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Prince William
Thank you for your wonderful article about the rambunctious little future king (PEOPLE, July 7). It’s good to read something as entertaining as this for a change. William certainly is mischievous and stubborn, but this makes him a typically amusing little boy.

Joanna Dreifus

Short Hills, N.J.

Your article seemed to imply that William is a holy terror. Seems to me he is just a normal little boy with a lot of energy and the need to express it. The article did point out one other thing—Diana doesn’t seem to be able to handle her own son. If only we all had nannies to turn to when our little ones won’t sit still.

Kelly A. Kane

Silver Spring, Md.

Shame on you. The Liberty Week issue and you chose to put Prince William and British royalty on the cover. Surely you could have found something more American.

Vicki E. Scarpinato

Sarasota, Fla.

Your cover story of Prince William was a perfect example of the media’s attempt to make him seem to be the “royal brat” that everyone would like to believe. He may have royal blood and live in a palace, but I have to tell you that he is a typical, normal 4-year-old boy. If he does act up at the wedding, what else is new? Anyone who includes a child in the wedding party should be prepared for crying, talking, wriggling and/or giggling. A prince should be no exception.

Elizabeth A. Ellrich

Tallahassee, Fla.

Poor Prince William! I say give him a chance. Just because he hasn’t been perfect in the past doesn’t mean he’ll be a terror for the rest of his life. Just look at his Uncle Andy; he’s reformed and marrying a wonderful girl.

Danielle Weiss

East Greenwich, R.I.

President Ronald Reagan

Reading your article “Pride, Perseverance and the President” made me wonder why the American people haven’t started a ground swell to amend the Constitution and let Ronald Reagan run for a third term. I feel history will rank him with Washington and Lincoln for steering this nation to new heights of greatness. In today’s complicated world of problems, the President punches through with the words I learned as an Army recruit: “The difficult we do immediately; the impossible takes a little longer.”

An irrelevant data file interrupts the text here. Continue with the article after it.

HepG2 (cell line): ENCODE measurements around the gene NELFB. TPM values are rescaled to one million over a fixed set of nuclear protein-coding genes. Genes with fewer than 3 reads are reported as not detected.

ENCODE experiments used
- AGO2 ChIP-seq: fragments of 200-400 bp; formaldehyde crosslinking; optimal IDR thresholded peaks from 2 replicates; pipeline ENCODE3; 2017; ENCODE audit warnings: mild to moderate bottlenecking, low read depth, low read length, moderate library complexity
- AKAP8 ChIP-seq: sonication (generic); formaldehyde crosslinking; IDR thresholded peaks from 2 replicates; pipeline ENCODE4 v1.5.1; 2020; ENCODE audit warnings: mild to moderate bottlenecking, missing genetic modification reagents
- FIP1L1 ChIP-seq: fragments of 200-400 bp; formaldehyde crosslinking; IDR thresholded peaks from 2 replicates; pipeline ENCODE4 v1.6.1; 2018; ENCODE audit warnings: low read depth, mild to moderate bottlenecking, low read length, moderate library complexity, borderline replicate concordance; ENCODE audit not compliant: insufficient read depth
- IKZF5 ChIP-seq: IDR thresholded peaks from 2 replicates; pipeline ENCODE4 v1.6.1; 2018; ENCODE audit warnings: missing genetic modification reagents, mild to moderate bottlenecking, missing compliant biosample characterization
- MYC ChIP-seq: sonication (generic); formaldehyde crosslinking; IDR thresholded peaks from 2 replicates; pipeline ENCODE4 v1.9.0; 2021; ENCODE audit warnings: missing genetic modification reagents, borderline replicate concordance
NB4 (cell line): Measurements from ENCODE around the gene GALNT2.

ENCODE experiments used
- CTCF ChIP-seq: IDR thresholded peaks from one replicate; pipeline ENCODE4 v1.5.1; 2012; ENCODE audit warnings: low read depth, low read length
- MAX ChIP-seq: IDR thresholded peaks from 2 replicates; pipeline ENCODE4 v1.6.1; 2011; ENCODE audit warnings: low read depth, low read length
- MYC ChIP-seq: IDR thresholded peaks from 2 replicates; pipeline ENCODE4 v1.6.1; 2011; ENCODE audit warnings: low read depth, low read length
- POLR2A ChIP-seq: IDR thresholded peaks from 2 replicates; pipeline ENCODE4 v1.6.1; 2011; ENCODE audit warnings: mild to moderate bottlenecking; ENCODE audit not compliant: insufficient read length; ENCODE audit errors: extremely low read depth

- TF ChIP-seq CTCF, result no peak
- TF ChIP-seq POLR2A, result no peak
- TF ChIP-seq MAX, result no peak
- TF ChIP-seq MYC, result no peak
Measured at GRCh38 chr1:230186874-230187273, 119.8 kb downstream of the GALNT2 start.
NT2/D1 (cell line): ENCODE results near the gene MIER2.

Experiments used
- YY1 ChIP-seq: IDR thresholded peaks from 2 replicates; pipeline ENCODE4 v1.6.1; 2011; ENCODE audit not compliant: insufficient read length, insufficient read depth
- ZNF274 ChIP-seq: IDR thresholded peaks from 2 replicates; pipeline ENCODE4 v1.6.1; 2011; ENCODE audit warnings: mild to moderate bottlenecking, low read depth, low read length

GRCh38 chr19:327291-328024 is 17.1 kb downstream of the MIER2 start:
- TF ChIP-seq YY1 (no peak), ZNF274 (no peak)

Al Marchese

Oakland, N.J.

You prefaced your interview with Ronald Reagan by saying, “He has given America a new confidence,” etc. I beg to differ. People down here in the South have had to scratch and claw since 1981 to find and keep any job we could, thanks to Reaganomics. We have a saying down here: “Ronald Reagan loves the poor so much he wants to make everyone that way.” A new confidence? Please take a look out of your air-conditioned offices and give me a break!

Theresa Barry

Lake Charles, La.

Janet Jackson
While it is true that the Jackson family never ceases to amaze me, the sacrifices made to achieve their success seem to come with a high price tag. My heart went out to Janet Jackson and James DeBarge because their relationship was part of the cost. When I listen to the album Control, I don’t hear a “teen idol” but a woman experiencing life and coming into her own.

Vicki Andrus

Salinas, Calif.

Mark Mathabane

“Memories of a Native Son” succeeded in presenting a vividly accurate portrayal of the barbaric living conditions in apartheid South Africa. My heart weeps for the brutality and lack of dignity blacks must endure daily. Thank God Mark Mathabane has risen above his grotesque ghetto life and is able to reveal the truth so we can continue our attempts to wipe out apartheid once and for all.

Vicki Patee

Kendallville, Ind.

Picks & Pans

How dare Jeff Jarvis presume that all liberty means to most Americans is “200 Elvis impersonations,” etc. I would rather celebrate with an extravaganza of fun and fireworks the anniversary of “our Lady” and our freedom than to live in Moscow and celebrate May Day with its parade of tanks and weaponry. The disrespect Jarvis showed in referring to the Statue of Liberty as “the Jolly Green Giant’s Mom” was, thankfully, not shared by the many millions who contributed financially to the Lady’s restoration.

Nancy Bignoli


I can’t believe the gall of Ira Hellman in his review of Karate Kid II. It’s one of my favorite movies. When he said it was “too predictable, even somewhat tiresome,” he must have been out of his mind. Sometimes the cheering and clapping in the theater were so loud I could barely hear the dialogue. If that’s “tiresome,” I’d like to hear his idea of exciting.

Kamara Sego

St. Joseph, Mo.

What is wrong with honor, custom and tradition? It is very hard to find a movie like Karate Kid II that all age groups will enjoy without being offended by language or actions. If there is one thing I’ve learned, it’s never trust a critic; my own opinion is worth a lot more.

P.L. Webster

Portland, Ore.

Hurrah for Ralph Novak’s review of Jim Henson’s Labyrinth, a beam of sunlight through what has mostly been a muddled mess of bad reviews and low ticket sales. I hope Novak’s review will encourage more people to see it. Anybody who doesn’t is cheating him-or herself of what’s possibly the summer’s best film.

Michael Black

Tucson, Ariz.